Durango’s housing crisis mirrors post-pandemic trends across the West. When Gallardo moved to Durango in 2014, the median home price was $390,000. Today, it’s $653,000, a 67 percent increase.
I asked Gallardo what she felt when she read the letter management send out in December announcing the sale. “I wanted to cry. I felt so frustrated,” she said. “I felt like I was in the same situation again. Me pregnant, and everything coming apart.”
Gallardo has considered moving in recent years to a more affordable community, but now, she feels trapped. “We figured we could sell everything and start from zero with the money we get from our trailer,” she said. “We don’t know what’s going to happen, and with the park for sale, nobody wants to buy our trailer. It can’t be moved. It would fall apart.”
Gallardo’s future is precarious, but a bill passed in 2020 offers some hope. The new law — HB-20-1201 — requires owners of trailer parks to provide residents with a 90-day notice of their intent to sell, and allows residents to form a cooperative, secure financial backing, and make a purchase offer to buy the land they live on. And that’s exactly what Mayra and her neighbors are trying to do.
At the beginning of January, Westside residents formed the Westside Co-op, and began working with Elevation Community Land Trust and county officials to put together a purchase offer for the park. Their first offer, for $5.5 million, was turned down on March 20 because the offer depended on bank loans, which require appraisals and inspections, drawing out the sale process.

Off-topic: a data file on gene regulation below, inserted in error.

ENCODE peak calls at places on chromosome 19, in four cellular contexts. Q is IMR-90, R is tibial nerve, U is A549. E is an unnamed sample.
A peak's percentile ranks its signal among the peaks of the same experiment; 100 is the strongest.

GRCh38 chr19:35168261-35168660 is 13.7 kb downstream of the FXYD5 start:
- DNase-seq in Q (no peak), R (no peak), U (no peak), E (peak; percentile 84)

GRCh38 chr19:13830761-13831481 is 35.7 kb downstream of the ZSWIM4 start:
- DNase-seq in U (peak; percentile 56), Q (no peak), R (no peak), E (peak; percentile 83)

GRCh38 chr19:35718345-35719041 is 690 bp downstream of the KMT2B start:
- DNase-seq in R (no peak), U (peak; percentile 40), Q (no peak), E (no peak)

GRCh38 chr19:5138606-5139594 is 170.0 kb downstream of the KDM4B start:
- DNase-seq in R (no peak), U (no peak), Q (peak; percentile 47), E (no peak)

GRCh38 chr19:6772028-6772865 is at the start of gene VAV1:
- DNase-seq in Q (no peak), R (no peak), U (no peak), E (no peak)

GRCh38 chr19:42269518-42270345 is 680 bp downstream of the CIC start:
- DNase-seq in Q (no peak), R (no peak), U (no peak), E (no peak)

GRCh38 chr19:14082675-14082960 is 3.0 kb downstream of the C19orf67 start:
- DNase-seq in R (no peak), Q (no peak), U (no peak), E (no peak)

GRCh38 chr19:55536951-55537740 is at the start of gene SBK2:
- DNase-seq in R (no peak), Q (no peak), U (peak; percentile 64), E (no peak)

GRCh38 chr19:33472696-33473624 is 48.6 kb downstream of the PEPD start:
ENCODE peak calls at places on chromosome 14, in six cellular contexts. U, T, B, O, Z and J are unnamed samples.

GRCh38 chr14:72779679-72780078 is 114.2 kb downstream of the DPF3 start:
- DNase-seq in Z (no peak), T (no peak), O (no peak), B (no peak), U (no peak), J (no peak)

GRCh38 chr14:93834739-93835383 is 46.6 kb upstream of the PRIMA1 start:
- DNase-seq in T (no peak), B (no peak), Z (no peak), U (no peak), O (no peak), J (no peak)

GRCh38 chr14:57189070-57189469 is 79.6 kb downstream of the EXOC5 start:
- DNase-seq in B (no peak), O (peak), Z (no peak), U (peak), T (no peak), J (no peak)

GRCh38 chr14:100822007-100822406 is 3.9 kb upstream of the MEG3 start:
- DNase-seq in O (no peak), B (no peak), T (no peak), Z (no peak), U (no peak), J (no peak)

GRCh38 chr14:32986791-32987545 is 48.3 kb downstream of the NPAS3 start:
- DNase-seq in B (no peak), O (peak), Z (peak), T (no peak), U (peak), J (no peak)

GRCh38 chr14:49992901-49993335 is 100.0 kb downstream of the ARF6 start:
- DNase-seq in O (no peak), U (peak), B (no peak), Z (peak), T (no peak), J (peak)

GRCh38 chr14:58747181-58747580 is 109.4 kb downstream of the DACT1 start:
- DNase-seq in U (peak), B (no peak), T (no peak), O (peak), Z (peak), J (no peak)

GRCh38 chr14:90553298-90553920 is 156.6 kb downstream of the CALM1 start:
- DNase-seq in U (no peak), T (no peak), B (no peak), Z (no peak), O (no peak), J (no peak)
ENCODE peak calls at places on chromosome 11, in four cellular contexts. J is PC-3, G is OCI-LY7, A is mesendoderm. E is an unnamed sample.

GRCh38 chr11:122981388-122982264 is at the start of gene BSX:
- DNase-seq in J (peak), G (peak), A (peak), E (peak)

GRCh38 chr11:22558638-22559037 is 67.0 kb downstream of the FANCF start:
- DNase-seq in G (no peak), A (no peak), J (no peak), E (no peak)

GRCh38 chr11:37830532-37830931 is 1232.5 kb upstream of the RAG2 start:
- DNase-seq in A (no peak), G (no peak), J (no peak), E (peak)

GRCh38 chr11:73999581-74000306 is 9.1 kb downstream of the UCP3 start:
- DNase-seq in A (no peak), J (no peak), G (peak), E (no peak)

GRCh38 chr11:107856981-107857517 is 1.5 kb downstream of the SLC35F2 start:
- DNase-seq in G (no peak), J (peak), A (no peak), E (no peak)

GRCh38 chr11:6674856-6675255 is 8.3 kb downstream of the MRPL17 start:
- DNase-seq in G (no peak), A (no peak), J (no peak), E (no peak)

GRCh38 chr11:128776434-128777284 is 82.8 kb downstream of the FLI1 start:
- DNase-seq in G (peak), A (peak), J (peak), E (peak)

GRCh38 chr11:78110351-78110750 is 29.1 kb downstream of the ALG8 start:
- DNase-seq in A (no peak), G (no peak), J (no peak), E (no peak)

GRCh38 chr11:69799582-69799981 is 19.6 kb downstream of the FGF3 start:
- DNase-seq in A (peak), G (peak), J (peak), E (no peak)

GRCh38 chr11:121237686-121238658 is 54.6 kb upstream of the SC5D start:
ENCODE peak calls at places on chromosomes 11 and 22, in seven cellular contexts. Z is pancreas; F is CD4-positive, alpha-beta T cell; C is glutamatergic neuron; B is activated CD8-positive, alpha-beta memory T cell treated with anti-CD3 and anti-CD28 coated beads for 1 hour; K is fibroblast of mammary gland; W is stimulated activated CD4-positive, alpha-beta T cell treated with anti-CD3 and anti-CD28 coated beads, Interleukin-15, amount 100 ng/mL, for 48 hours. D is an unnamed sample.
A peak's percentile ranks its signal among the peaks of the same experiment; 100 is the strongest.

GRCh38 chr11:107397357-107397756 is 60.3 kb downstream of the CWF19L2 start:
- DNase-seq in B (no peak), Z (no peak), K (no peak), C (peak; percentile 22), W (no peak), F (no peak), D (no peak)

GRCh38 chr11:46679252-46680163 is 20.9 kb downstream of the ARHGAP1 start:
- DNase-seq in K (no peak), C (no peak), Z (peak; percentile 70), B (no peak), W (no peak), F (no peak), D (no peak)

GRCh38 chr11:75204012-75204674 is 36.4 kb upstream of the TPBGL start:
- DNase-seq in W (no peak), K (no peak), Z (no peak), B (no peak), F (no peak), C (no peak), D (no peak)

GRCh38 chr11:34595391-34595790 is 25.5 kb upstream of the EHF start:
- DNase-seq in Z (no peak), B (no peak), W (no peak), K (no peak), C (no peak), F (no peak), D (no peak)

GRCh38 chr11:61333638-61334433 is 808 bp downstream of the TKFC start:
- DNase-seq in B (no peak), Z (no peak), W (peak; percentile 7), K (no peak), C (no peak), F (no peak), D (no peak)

The owner gave the community until March 27 to make a cash offer, which they did. To support their cause, Gallardo and her neighbors are selling food and raising money on GoFundMe. Still, the community’s future will depend on whether the current owner decides to accept their purchase offer.
If successful, the cooperative will keep land rents low by leveraging grants and low-interest loans. In time, they could reinvest profits into community projects such as parks, paved roads, potable water, and new sewage systems.
In addition to Westside’s offer, the owner has received a cash offer from Harmony Communities, a California-based corporation that owns 33 mobile parks in the West.
In recent years, Harmony Communities has contributed to housing insecurity by purchasing parks in places like Golden, Colorado and San Rafael, California, and immediately hiking rent by as much as 50 percent. If that were to happen at Westside, most residents would be forced to move out.
Mayra left Mexico in 2014 in search of economic stability, and while she’s always been able to find work in the US, she’s still searching for a place to call home.
“Es dura migrar,” Gallardo told me toward the end of our conversation. “It’s hard to migrate.”Disclaimer: The views and opinions expressed here are those of the author and do not necessarily reflect the editorial position of The Globe Post.